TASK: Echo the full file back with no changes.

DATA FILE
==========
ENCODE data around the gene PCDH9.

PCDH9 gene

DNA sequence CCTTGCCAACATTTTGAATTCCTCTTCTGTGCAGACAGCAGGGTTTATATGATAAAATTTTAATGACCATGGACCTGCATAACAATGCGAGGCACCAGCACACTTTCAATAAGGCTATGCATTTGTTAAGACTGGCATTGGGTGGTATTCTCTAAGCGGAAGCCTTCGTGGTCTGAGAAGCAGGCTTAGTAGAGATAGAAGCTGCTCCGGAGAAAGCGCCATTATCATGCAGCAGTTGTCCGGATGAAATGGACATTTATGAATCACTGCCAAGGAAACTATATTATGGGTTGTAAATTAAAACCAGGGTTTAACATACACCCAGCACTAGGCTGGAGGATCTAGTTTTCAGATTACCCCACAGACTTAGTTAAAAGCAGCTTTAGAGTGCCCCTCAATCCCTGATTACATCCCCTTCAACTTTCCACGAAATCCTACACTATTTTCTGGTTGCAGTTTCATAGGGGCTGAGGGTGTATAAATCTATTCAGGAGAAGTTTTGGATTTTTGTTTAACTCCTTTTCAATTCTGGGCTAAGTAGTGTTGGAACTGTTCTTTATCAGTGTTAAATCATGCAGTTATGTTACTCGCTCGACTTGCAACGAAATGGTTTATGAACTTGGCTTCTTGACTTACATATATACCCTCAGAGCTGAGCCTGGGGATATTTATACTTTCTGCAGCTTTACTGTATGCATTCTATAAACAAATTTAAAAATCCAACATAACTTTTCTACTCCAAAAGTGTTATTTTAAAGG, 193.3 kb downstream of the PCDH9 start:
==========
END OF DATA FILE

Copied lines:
ENCODE data around the gene PCDH9.

PCDH9 gene

DNA sequence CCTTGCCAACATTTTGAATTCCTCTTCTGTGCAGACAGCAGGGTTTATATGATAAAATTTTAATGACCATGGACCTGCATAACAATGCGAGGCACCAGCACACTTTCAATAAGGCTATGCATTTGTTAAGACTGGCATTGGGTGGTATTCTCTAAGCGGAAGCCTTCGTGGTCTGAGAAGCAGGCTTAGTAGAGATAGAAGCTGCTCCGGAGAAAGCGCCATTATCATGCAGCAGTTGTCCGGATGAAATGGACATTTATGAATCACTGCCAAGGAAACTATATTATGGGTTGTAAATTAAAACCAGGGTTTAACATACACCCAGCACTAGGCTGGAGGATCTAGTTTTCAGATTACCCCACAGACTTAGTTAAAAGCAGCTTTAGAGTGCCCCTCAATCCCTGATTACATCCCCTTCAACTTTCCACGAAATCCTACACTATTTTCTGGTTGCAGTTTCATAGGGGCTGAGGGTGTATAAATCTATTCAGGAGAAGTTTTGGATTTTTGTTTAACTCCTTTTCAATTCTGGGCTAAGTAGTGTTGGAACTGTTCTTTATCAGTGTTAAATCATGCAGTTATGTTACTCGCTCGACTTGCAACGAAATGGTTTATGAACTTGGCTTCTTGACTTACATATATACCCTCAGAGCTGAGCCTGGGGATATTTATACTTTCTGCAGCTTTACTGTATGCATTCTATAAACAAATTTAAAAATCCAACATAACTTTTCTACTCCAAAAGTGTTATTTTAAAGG, 193.3 kb downstream of the PCDH9 start: